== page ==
After internal disputes within the party (emissions trading, resource tax), Prime Minister Rudd lost the support of his party in 2010 and resigned on June 24, 2010. He was succeeded on June 24, 2010 by J. Gillard , which was the first time a woman took over the post of Australian Prime Minister.

After the elections on August 21, 2010, in which the Labor Party lost its absolute majority, Prime Minister Gillard formed a minority government. Rudd took over the office of foreign minister. On the 60th anniversary of the Anzus military alliance, Australia and the USA announced in November 2011 that they would strengthen their military cooperation (deployment of 2,500 American soldiers) against the background of China’s growing military presence in the Pacific region. During a business trip to the USA, Foreign Minister Rudd surprisingly announced his resignation on March 22, 2012. The reason he gave was that the rivalry with Prime Minister Gillard had hampered his work. Two days after his resignation, he demanded Gillard on the power struggle for the party leadership, which the head of government was able to clearly win. In the run-up to the 2013 parliamentary elections, tensions within the Labor Party increased due to poor poll results. On June 26, 2013, Prime Minister J. Gillard lost a vote of confidence for the party chairmanship against her long-time rival K. Rudd, he was sworn in on June 27, 2013 as the new head of government. In terms of refugee policy, Australia returned to the “Pacific solution”. This enabled boat refugees who were apprehended in Australian waters or who arrived in Australia to be housed again outside of Australian territory. The move met with criticism from human rights organizations. In 2013, bilateral agreements were concluded with Nauru and Papua New Guinea, in which the framework conditions for refugee policy were regulated.

In the parliamentary elections on September 7, 2013, the liberal-conservative opposition, led by T. Abbott (LP), was able to win a clear majority in the House of Representatives.

On September 18, 2013, T. Abbott took office as the new Prime Minister and formed a liberal-conservative cabinet. In terms of climate policy, the Abbott government reversed and reversed numerous climate protection measures taken by the previous government. In mid-July 2014, taxes on CO 2 emissions were abolished again. In September 2014, the government announced that it would take part militarily in the fight against the Islamic State. Against the background of falling government polls, criticism of Prime Minister T. Abbott increased within the Liberal Partyto. Finally, on September 14, 2015, the Liberal MPs withdrew their confidence in him and, in a battle vote, appointed the previous communications minister, M. Turnbull, as the new party chairman.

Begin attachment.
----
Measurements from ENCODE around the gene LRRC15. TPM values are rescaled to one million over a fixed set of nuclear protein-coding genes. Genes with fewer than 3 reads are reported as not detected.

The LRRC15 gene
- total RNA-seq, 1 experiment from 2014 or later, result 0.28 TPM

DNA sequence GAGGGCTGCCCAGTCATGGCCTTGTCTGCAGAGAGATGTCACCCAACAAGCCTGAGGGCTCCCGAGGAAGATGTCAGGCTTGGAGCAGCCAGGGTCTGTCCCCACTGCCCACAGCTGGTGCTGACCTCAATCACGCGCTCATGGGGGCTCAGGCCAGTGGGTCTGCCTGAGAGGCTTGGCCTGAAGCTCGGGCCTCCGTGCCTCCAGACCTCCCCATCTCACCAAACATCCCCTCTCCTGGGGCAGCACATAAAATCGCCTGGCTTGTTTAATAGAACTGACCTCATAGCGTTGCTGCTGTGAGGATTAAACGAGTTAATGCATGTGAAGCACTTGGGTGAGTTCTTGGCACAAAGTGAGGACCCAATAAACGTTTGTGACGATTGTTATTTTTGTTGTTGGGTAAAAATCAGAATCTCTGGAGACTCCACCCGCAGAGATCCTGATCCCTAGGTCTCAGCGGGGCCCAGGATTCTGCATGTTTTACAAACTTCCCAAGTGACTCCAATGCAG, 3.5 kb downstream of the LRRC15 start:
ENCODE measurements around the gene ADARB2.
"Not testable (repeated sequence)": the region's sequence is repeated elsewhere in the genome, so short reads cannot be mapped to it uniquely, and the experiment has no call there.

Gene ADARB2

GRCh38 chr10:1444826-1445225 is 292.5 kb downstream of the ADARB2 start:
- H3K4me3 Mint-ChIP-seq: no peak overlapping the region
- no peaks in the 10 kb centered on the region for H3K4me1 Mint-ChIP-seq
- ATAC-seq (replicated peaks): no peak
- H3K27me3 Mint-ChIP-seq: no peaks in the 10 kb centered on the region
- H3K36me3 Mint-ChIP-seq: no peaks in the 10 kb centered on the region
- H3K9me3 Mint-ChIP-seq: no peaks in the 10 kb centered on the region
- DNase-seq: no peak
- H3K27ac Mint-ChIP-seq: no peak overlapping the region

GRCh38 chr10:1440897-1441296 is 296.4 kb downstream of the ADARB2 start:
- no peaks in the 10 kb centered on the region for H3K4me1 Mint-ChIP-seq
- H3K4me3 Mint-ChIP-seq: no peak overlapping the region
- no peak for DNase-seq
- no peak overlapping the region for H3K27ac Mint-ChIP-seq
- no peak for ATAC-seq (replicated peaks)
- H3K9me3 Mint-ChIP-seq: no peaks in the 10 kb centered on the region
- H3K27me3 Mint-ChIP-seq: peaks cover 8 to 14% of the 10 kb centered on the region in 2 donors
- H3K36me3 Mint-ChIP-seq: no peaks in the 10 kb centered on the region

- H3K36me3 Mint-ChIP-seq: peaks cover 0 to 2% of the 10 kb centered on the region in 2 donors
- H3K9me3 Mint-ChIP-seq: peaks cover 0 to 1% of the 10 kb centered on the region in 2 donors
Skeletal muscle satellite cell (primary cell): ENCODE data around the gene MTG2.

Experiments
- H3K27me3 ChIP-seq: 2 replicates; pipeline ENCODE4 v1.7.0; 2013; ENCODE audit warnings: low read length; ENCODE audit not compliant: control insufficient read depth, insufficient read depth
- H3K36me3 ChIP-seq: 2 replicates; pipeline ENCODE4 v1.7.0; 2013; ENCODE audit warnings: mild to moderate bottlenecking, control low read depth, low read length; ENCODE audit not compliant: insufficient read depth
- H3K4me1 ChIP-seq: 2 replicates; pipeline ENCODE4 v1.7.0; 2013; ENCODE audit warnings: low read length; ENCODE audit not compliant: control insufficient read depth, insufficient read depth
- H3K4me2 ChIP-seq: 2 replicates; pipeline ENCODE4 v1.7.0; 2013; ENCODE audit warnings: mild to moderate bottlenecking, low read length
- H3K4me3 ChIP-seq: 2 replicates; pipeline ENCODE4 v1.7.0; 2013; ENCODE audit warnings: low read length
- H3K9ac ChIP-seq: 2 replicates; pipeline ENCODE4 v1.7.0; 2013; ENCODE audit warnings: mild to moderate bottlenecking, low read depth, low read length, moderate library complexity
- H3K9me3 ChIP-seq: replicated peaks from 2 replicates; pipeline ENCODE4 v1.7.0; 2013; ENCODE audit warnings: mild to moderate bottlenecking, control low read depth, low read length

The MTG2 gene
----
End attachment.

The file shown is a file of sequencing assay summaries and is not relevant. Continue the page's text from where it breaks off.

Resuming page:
At M. Turnbull thus automatically dropped as prime minister, in which he was sworn in on 15 9th, 2015. After the failure of his government’s bills in the Senate, Turnbull had both chambers of parliament dissolved in May 2016 and announced new elections for July 2, 2016. In these elections, Turnbull’s governing coalition was only able to assert itself against the opposition with a narrow majority. Turnbull was sworn in again on July 19, 2016 as head of government. In August 2016, the Australian government reached an agreement with Papua New Guinea to close the refugee camp on the island of Manus, part of Papua New Guinea; in November 2017 the reception center was forcibly evacuated. Still, Australia maintained its tough stance on boat refugees.

In domestic politics, the narrow parliamentary majority of the governing coalition was in danger after resignations and the resulting by-elections until the end of 2017. The reason for this was a disregarded constitutional provision that excludes Australians with dual citizenship from political office. Bad polls for the government led to a right-wing party revolt in the Liberal Party in August 2018, which, however, did not materialize. After Turnbull’s resignation, Chancellor of the Exchequer S. Morrison became head of government as a compromise candidate on August 24, 2018. In the parliamentary elections on May 18, 2019, the liberal-national coalition government won 77 of the 151 seats in the House of Representatives. This confirmed S. Morrison in his office as Prime Minister.

In the southern summer of 2019/20, bushfires destroyed over 160,000 km² of bush and woodland. That is roughly twice the area of ​​Austria. 33 people and millions of animals died in the flames. S. Morrison has come under fire for sticking to the coal industry.

Australia History since the End of the 20th Century